Learning & Development

Blocking Off Free Time on the Calendar

“Free time” is not a term that comes to mind when people think about their workday. In fact, free time and work are two concepts that are about as far apart as one can get. But free time can provide surprising value to employees and companies alike. Scheduling some free time can help reduce stress and provide opportunities for creativity, long-term planning, and problem-solving. It’s time that should be more free form and less constrained by specific and immediate needs. Here are some tips for building an effective free time strategy.

Schedule It

As with any goal, spending time on free time isn’t likely to just happen on its own. It’s important to explicitly set aside some white space by blocking off the time on your calendar, for example. A good time might be at the very beginning of the workweek or on a typically quiet day.

Respect the Appointment

Unsurprisingly, it’s tempting to want to fill up your designated free time with other priorities, but if you truly want to get the benefits of scheduled free time, it’s essential to respect that time and avoid the temptation to sacrifice it when things get busy. Things will always get busy, meaning this time will always be sacrificed if that habit is allowed to take hold.

Take Notes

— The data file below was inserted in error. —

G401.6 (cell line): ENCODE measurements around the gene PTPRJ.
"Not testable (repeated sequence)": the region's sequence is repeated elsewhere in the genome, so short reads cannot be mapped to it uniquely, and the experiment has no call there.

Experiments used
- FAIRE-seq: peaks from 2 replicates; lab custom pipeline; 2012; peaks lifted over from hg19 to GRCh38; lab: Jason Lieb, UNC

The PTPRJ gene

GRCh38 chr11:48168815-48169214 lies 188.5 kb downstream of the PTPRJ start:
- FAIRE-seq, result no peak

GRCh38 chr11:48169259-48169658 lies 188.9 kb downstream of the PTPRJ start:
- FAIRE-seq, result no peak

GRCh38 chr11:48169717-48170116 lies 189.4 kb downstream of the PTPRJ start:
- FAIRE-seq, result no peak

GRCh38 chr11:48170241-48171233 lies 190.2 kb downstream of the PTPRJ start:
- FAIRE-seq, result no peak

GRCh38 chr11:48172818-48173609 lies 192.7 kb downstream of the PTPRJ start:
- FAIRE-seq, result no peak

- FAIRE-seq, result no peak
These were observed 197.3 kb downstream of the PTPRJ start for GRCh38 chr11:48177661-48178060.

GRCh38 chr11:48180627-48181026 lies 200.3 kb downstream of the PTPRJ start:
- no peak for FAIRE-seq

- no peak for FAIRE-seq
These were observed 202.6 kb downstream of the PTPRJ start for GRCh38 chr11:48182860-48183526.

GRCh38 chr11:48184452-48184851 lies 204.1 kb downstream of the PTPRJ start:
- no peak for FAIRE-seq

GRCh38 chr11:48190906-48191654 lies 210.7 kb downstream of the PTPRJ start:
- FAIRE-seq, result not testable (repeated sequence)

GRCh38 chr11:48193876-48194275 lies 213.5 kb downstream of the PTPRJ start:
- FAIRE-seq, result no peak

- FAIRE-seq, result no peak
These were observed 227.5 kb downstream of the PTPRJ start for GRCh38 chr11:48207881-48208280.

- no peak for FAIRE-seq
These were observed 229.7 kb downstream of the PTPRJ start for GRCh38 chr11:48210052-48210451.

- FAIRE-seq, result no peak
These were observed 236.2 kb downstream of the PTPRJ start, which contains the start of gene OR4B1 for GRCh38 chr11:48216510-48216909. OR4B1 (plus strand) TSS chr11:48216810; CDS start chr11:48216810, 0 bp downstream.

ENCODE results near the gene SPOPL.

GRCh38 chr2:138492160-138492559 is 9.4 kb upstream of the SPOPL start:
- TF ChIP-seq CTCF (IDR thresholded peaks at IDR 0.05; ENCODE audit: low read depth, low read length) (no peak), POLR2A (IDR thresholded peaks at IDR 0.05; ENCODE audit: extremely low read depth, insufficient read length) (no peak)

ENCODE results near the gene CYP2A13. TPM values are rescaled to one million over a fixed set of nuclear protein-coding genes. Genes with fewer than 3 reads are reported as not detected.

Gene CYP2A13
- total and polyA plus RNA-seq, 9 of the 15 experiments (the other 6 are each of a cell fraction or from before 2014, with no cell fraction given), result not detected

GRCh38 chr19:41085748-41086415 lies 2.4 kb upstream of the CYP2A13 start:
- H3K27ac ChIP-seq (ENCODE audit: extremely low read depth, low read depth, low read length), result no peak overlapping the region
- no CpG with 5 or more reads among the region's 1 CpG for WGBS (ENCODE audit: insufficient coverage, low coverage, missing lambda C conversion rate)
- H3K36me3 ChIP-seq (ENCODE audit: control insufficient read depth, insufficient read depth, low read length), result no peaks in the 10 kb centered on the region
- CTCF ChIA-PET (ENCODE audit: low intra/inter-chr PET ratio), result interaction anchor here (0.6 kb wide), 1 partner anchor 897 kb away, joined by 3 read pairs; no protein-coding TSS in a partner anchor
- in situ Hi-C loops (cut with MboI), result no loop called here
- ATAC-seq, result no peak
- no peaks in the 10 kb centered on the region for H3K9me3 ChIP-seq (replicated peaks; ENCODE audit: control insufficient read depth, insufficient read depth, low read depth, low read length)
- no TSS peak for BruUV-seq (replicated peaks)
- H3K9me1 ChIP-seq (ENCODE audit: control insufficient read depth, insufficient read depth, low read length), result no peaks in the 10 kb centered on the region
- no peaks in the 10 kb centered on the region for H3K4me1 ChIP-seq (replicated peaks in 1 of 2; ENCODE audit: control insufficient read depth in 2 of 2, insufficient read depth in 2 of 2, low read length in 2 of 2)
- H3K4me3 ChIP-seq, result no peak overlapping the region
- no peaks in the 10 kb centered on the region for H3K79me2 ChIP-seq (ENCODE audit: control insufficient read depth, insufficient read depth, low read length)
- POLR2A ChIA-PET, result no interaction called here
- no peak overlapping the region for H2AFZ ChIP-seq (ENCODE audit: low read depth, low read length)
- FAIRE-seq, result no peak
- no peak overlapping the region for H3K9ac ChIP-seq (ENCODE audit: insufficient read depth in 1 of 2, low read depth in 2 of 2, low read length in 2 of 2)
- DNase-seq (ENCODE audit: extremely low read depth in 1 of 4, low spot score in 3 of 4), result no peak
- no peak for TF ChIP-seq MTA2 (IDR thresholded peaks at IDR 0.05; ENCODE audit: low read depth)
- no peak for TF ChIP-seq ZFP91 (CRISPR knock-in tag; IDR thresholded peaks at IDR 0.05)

One of key benefits of free time at work is the opportunity for creative thinking. That benefit can easily be squandered if you don’t take notes on the great ideas that percolate. Keeping a living list of ideas and longer-term challenges can help focus and harness those creative energies.

Don’t Stretch the Concept

Free time at work is still work. It shouldn’t be distorted and turned into an opportunity to take a long lunch, sleep in, or scroll away on social media. The idea is to become more productive and more effective, not simply work less.

While it sounds counterintuitive, setting aside some “free time” during the workweek can actually help boost overall productivity. Carving out time that’s not earmarked for specific, short-term priorities allows people’s brains to think creatively, strategically, and long term. The key is to structure that time effectively and treat it like a legitimate requirement.